With a big smile on my face I can tell you that Garrett was hilarious but deadly serious when necessary. I completely understand why Penny fell in love with Garrett because I did too! Together their passion for each other made this book irresistible to put down. I grin every time I think of Garrett and experience a bit of a book glow.

The author, Micki Miller, did an outstanding job of writing scenes that had me on the edge of my seat or laughing my head off. At one point Penny was being pursued by a dangerous outlaw, an angry finance, and a madder-than-a-hornet Garrett. There was a scene where Penny was suddenly surrounded by a “melding of trees”. I won’t spoil the story for you by telling you what that means. Let’s just say that I could barely read what happened next. The suspense was unbearable and yet, nothing could prevent me from turning the pages. The plot was definitely clever, unpredictable and fun. I especially enjoyed the scene where Garrett and Penny were checking into a hotel. I couldn’t stop laughing, it was absolutely hysterical.

I enjoyed this book very much. So much so that I was sad when it came to an end, but it sure was a sweet ending. All the threads where nicely wrapped up with a happy ever after. I absolutely recommend this book for a fun, and easy read.

Everything Bundt the Truth by Karen C. Whalen

Everything Bundt the Truth by Karen C. Whalen
Publisher: Wild Rose Press
Genre: Contemporary, Suspense/Mystery
Length: Full Length (320 pgs)
Rating: 4 stars
Reviewed by Aloe

Recent widow, Jane Marsh, is determined to recapture a rich, full life. She strives for youthful fun by riding a bicycle downtown on her lunch hour in a suit and heels, smoking cigars, eating at hipster restaurants, and re-entering the dating scene, even if her dates prove to be peculiar.

Her most fervent desire, though, is to join an exclusive dinner club. She auditions, but is barred when her housekeeper is found murdered, and she and her guest list become the suspect list. Her, a killer? So what if her two late husbands died under suspicious circumstances. It doesn’t make her a killer.

Having passed off a store bought Bundt cake as her own creation, she may have committed a culinary crime, but never murder!

Jane is getting ready for a dinner party and she wants everything perfect. She’s made special dishes, has laid out the table and is going down her list checking off everything that needs to be done. When she finds that she forgot the creamer, she asks her girlfriend to go pick it up for her. She’s worried about her house cleaner who hasn’t arrived on time. It’s her first visit, and Jane is hoping she’s good at what she does. She was recommended by her girlfriend who assures her she’ll be there in time to get the work done and she’ll be happy with it. She’s pleased to see her show up and start on her job and she tells her to finish up by a certain time and that she will be back with her Bundt cake in a bit. She leaves and returns to an empty house. Empty except for the body in the basement…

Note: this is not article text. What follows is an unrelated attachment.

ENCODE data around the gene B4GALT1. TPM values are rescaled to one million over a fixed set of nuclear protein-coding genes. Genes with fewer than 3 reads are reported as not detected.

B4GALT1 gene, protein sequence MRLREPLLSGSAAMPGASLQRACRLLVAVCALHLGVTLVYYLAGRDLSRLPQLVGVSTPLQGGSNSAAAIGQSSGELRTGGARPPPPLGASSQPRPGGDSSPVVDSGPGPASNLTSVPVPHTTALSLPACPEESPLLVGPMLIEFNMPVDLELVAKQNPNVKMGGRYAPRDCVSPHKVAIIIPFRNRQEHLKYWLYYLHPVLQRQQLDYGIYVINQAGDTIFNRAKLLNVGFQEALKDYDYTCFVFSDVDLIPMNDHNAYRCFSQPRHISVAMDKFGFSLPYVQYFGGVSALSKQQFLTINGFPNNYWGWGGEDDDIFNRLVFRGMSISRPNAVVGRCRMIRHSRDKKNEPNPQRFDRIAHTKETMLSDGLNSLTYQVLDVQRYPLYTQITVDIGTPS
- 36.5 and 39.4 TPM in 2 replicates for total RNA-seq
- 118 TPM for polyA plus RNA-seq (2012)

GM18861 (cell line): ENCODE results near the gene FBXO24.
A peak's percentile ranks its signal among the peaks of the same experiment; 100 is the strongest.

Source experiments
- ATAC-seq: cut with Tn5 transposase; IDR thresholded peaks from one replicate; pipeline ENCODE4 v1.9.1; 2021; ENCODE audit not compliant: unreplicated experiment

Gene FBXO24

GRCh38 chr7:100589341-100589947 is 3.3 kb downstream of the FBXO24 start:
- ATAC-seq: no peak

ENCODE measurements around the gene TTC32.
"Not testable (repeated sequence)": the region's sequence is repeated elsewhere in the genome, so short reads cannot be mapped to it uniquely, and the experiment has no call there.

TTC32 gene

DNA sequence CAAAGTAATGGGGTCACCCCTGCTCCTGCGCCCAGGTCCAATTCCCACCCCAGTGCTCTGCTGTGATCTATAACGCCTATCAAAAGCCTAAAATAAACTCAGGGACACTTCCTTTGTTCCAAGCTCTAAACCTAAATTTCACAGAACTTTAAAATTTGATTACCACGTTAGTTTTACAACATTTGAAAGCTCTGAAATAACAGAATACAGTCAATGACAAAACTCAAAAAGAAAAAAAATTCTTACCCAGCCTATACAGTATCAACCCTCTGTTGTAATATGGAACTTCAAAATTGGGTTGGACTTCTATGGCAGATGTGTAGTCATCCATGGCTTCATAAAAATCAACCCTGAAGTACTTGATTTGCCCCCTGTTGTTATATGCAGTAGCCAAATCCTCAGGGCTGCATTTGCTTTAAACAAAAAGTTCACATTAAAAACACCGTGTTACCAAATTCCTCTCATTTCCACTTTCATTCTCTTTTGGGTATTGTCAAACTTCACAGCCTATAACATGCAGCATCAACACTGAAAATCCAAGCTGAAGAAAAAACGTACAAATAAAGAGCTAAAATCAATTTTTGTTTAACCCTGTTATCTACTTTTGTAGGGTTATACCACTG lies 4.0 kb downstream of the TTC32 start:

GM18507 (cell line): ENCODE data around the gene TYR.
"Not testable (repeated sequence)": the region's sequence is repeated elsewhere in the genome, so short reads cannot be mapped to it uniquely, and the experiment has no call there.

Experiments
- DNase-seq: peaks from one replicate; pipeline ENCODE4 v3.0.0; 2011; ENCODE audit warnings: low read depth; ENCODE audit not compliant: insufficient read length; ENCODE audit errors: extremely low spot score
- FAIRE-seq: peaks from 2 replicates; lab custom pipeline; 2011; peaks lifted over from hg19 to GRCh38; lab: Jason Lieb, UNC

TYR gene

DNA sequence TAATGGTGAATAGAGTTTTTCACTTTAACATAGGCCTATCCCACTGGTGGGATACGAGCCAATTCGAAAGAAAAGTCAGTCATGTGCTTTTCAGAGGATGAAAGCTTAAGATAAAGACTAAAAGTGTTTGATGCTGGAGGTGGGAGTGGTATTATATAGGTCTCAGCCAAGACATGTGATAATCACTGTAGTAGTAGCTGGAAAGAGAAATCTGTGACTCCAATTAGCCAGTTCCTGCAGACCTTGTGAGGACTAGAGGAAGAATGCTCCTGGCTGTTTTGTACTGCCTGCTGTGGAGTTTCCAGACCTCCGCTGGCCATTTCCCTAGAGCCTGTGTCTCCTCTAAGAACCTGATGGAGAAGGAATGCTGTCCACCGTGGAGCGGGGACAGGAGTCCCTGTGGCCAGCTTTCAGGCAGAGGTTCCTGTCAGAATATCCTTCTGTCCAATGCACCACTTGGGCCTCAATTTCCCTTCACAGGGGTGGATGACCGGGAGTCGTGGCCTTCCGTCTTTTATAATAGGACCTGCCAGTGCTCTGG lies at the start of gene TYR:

This is a cozy mystery and, of course, Jane becomes a suspect. When the police aren’t finding the killer and the dinner club won’t approve her membership until the killer is found, Jane has a new mission: Find the killer herself.

There are a lot of shady characters in the past of the woman. Jane is sure one of the dinner club members wouldn’t have done it. But it takes a lot of time weeding through the facts and reading between the lines. In the meantime, the murdered woman’s son dies.

The story read well, the author made you feel Jane’s fear and uncertainty, and she threw in some humor, too. Stronger characters would have enhanced the story. There are almost too many events going on; it tends to shade the mystery story. The way it ended was pleasing and it would be easy to walk into another story from here. Jane appears to be settling down and another story about her would be fun to read.

Better to Give by K.K. Weil

Better to Give by K.K. Weil
Publisher: The Wild Rose Press
Genre: Contemporary, Holiday
Length: Short Story (106 pgs)
Heat Level: Sensual
Rating: 4 stars
Reviewed by Stargazer

For most people, the holidays are a time of warmth, happiness and celebration. But to Jenna Samuels, they mean only one thing. Mounting debt. A single mother, Jenna struggles to make ends meet and to her, it’s a season of excess and distress.

James Garrison is in over his head, too. His ex-wife said he wasn’t equipped to take care of his twins, and now that he’s got joint custody, he fears she was right. They’re wild, spoiled, and always fighting. When they knock Jenna’s daughter into the “Gifting Tree,”—a part of their town’s charity collection—the parents are immediately attracted to each other. But James has had his fill of cold women and Jenna won’t make the mistake of falling for another man who disappears when life gets too heavy.

As their paths cross, James and Jenna must decide whether first impressions are accurate, or if sometimes, people are not what you assume at all.

Our past experiences should not always shape our future outlook.